By Peter Marcus, DENVER DAILY NEWS
Congresswoman Diana DeGette told her constituents Thursday that she can’t see health care reform legislation passing out of the House without some element of a public option.
“I think that a bill fairly similar to the one we passed out of the Energy and Commerce Committee will probably be the bill in the House, and I can guarantee you that a bill will not pass out of the House without a public option or a robust alternative,” the chief deputy whip said to a room full of both “boos” and cheers.
Her comments came during a relatively mild town hall meeting with constituents at National Jewish Health. The fits and tantrums portrayed by the cable news networks were nowhere to be found Thursday. While the Democratic process was alive and well — complete with spirited debates between ordinary citizens — there were no shouts of “Nazism” or “Socialism” at this town hall meeting, which was attended by about 260 — evenly split between supporters and opponents of the reform proposal.
DeGette, D-Denver, attributes the composure to citizens becoming more informed on the issues.
“Americans are beginning to educate themselves more on the bill; I actually think these discussions are more and more productive,” she told the Denver Daily News following the town hall meeting. “There are still more people who, for whatever reason, choose not to understand how the bill is drafted and what it does, but I thought this was an excellent conversation and I thought people asked a lot of good questions.”
Optimism on DeGette’s part
While the congresswoman believes an element of public option will be included in any bill to emerge from the House, she is optimistic that the public option debate will not be the issue to kill health care reform legislation.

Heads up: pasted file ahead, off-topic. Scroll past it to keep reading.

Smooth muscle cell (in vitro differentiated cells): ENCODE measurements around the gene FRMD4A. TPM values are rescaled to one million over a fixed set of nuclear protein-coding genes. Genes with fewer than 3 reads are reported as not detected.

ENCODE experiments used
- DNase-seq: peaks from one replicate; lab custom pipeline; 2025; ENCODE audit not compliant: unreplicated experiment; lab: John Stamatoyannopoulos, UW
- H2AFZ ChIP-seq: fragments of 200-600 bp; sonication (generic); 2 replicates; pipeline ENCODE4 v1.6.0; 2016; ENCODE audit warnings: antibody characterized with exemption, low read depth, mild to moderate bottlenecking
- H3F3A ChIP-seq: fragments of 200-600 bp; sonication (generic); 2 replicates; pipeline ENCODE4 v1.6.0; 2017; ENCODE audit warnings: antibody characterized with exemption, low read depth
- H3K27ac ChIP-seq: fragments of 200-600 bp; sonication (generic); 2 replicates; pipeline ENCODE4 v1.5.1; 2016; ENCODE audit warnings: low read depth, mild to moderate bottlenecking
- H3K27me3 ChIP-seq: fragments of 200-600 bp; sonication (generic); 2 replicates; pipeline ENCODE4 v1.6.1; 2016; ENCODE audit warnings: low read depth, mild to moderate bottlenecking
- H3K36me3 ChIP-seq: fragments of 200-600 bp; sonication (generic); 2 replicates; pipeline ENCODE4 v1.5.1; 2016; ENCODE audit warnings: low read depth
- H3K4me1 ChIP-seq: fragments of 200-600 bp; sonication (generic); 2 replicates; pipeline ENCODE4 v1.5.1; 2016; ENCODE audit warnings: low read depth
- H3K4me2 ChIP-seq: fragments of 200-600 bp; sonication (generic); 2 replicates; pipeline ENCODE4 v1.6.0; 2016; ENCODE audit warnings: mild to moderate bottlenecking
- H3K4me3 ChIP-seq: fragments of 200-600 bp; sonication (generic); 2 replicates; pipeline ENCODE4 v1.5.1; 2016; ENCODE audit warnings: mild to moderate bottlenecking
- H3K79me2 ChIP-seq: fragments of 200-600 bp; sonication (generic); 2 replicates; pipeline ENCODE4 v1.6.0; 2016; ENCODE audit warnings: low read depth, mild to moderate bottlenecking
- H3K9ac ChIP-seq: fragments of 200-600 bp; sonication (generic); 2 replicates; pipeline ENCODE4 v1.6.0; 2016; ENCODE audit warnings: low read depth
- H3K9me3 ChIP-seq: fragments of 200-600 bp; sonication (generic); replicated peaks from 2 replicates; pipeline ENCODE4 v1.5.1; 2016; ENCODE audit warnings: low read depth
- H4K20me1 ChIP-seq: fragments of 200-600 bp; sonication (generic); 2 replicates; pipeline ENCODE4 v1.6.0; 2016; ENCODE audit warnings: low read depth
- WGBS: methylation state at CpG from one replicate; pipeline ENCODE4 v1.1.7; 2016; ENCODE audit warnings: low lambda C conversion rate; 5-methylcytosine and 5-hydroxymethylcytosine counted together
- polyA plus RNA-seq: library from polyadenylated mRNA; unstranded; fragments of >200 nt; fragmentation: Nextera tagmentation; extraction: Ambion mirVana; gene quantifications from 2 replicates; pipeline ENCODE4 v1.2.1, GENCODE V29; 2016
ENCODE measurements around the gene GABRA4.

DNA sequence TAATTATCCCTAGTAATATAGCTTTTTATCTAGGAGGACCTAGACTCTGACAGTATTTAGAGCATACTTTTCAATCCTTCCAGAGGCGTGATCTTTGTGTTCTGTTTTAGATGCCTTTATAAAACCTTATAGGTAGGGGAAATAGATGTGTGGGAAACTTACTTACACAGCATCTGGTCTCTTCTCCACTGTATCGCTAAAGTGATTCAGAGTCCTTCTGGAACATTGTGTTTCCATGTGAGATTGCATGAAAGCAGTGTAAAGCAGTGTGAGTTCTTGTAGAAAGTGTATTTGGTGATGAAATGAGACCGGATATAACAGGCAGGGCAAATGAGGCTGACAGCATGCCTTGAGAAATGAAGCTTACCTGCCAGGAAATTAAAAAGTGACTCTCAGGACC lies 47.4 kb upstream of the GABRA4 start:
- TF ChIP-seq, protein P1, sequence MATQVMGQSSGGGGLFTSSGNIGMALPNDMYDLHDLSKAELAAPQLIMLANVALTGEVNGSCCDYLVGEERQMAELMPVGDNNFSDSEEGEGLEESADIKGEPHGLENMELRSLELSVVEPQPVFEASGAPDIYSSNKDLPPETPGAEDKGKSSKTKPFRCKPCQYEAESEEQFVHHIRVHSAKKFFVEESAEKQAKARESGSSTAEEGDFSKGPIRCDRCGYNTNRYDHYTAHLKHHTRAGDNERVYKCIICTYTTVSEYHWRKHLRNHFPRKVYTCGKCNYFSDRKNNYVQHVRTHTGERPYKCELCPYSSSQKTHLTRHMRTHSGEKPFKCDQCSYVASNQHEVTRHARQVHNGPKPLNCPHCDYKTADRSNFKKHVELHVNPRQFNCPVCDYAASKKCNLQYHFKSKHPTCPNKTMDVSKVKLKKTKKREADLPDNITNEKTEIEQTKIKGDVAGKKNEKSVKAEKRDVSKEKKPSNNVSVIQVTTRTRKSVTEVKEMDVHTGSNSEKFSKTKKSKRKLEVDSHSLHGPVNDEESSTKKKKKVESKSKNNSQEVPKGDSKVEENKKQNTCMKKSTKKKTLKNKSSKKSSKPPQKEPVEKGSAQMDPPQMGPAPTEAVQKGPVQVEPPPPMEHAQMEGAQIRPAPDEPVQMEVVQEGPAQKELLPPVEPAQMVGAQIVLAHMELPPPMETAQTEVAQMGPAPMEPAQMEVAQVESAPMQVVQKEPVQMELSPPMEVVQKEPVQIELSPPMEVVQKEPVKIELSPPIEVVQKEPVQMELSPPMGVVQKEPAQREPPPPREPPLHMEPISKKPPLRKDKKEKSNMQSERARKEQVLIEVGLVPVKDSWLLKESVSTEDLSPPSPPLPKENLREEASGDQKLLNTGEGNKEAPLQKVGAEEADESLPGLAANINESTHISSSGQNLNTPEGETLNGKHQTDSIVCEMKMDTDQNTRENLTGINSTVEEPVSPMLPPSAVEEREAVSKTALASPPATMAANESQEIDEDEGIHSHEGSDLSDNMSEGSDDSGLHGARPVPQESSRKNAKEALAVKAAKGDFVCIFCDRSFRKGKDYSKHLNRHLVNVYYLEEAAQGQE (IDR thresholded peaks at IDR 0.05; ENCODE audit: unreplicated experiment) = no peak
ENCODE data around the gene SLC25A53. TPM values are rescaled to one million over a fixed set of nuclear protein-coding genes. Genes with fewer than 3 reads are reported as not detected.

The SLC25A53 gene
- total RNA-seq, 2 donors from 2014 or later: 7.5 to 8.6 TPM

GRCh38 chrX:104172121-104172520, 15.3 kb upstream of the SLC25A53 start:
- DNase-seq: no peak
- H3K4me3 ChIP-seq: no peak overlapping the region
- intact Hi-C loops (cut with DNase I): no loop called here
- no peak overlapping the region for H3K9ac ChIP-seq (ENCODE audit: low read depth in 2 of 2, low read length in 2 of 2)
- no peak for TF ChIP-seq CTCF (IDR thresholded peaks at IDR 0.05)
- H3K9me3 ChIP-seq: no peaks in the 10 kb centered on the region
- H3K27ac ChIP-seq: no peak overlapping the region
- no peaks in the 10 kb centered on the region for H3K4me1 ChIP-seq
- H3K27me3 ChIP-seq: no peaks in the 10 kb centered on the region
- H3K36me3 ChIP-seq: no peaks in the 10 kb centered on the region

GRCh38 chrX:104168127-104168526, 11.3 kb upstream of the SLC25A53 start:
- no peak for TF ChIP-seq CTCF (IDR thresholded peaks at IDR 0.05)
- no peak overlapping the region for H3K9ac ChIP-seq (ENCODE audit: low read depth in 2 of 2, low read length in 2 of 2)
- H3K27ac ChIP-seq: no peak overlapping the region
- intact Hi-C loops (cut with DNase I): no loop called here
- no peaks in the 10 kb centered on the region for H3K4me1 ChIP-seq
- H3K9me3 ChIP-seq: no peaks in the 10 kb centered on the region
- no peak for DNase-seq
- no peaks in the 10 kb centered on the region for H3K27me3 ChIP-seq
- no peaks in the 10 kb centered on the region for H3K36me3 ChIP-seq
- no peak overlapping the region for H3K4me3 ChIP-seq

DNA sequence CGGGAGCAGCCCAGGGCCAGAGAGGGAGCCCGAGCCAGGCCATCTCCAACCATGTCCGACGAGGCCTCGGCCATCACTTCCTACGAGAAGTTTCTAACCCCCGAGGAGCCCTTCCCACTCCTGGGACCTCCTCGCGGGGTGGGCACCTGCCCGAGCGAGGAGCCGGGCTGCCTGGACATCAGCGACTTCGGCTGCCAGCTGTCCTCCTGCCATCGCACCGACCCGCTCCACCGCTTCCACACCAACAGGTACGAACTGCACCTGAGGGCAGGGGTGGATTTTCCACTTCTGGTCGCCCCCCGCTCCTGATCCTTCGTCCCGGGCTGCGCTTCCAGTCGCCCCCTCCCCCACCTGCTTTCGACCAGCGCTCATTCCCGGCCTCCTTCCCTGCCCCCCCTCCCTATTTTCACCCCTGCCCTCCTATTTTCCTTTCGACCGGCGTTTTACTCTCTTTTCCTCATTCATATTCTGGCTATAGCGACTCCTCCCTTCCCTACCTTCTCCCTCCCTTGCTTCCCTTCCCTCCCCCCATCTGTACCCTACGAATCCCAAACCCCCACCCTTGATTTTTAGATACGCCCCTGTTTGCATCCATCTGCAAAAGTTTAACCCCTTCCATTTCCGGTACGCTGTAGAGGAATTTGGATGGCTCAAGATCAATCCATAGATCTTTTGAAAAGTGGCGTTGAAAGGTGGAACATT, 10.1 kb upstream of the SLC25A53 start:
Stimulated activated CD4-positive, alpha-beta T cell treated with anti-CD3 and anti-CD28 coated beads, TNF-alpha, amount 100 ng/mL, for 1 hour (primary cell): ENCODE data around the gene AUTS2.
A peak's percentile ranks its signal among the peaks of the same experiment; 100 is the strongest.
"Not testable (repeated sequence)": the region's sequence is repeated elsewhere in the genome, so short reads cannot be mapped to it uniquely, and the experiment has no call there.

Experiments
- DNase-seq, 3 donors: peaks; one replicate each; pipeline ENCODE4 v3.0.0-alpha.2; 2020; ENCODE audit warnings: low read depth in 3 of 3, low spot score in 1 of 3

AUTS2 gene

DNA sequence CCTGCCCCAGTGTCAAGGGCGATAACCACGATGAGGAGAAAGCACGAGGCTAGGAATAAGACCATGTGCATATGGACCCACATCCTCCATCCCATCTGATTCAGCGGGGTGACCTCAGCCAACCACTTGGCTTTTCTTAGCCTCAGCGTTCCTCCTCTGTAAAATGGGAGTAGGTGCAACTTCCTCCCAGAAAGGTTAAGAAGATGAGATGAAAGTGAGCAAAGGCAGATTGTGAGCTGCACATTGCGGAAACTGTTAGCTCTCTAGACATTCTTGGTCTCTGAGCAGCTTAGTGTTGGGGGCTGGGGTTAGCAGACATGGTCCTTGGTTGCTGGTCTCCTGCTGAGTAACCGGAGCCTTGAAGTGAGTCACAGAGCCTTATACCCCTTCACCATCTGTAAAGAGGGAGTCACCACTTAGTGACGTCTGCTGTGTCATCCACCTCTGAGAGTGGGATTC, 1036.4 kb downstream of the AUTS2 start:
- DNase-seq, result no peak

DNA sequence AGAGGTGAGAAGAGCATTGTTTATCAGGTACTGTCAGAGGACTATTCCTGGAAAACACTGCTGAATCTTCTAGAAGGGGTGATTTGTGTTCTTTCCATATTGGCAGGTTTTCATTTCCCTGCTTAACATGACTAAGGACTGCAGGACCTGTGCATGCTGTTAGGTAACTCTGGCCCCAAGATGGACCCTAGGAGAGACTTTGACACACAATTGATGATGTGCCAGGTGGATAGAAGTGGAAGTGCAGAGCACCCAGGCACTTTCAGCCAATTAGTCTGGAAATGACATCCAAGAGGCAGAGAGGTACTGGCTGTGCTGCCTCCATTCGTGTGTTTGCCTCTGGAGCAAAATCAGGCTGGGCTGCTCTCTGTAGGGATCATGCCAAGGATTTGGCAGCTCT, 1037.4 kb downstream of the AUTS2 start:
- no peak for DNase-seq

“The fact that I was able to get it out of committee with a robust public option gives me hope because we have the most diverse committee in the House of Representatives … we have Blue Dogs, we have liberals, we have a lot of people in between — the fact that we were able to come to a consensus, I think we’ll be able to do that in the House,” said DeGette, who is vice-chair of the Committee on Energy and Commerce.
She was instrumental in brokering a compromise that pushed the 1,000-page health reform legislation out of the Energy and Commerce Committee.
Unlike some Democrats who have faltered on the public option proposal, DeGette Thursday remained committed to that aspect of reform.
“I haven’t seen anything to date that would provide the kind of competition that a public option would give us in the exchange,” she told constituents. “But what I hear is happening is people are becoming focused around one particular idea and they’re beginning to polarize this way or that way.”
“I believe that it would be foolish of us to pass comprehensive national health care reform if we didn’t give some kind of competition to the private health care companies,” continued the congresswoman.
Supporters of the public option believe that it would not only provide the uninsured with an affordable health care plan, but also drive insurance premiums down by forcing private insurers to compete against the government and one another.
But skeptics emerged at the town hall meeting Thursday, raising concerns from funding health care for illegal immigrants to funding abortions.
Edward Connolly — despite the fact that he is unemployed and paying $400 per month for insurance — doesn’t believe the government should be spending as much as $1 trillion to pass health reform.
“I am telling you that this is the wrong thing to do,” he said. “Our government is not in a position right now to be spending so much money.”
Connolly said he has been having trouble processing a simple COBRA claim with the federal government, in which a provision of the $787 billion economic stimulus package was intended to provide him with a 65 percent reduction in COBRA premiums.
“If the government can’t even process a COBRA claim, how are you going to process millions of claims?” asked Connolly to a room full of cheers from opponents of the current health care reform proposal.
Jeanette Baust, however, was not in agreement. She believes the voice of the opposition may be the louder voice, but not the majority voice.
“I think I represent at least numbers of my friends and family who feel bullied and over-shouted,” said Baust, who is a sociologist. “One of the precepts in sociology is whoever gets to frame the argument wins the argument … Even though you and others have very intelligent conversations about health care, it doesn’t seem like those are the voices that are getting to frame the argument to the public. I don’t think people are really hearing the arguments that need to be made.”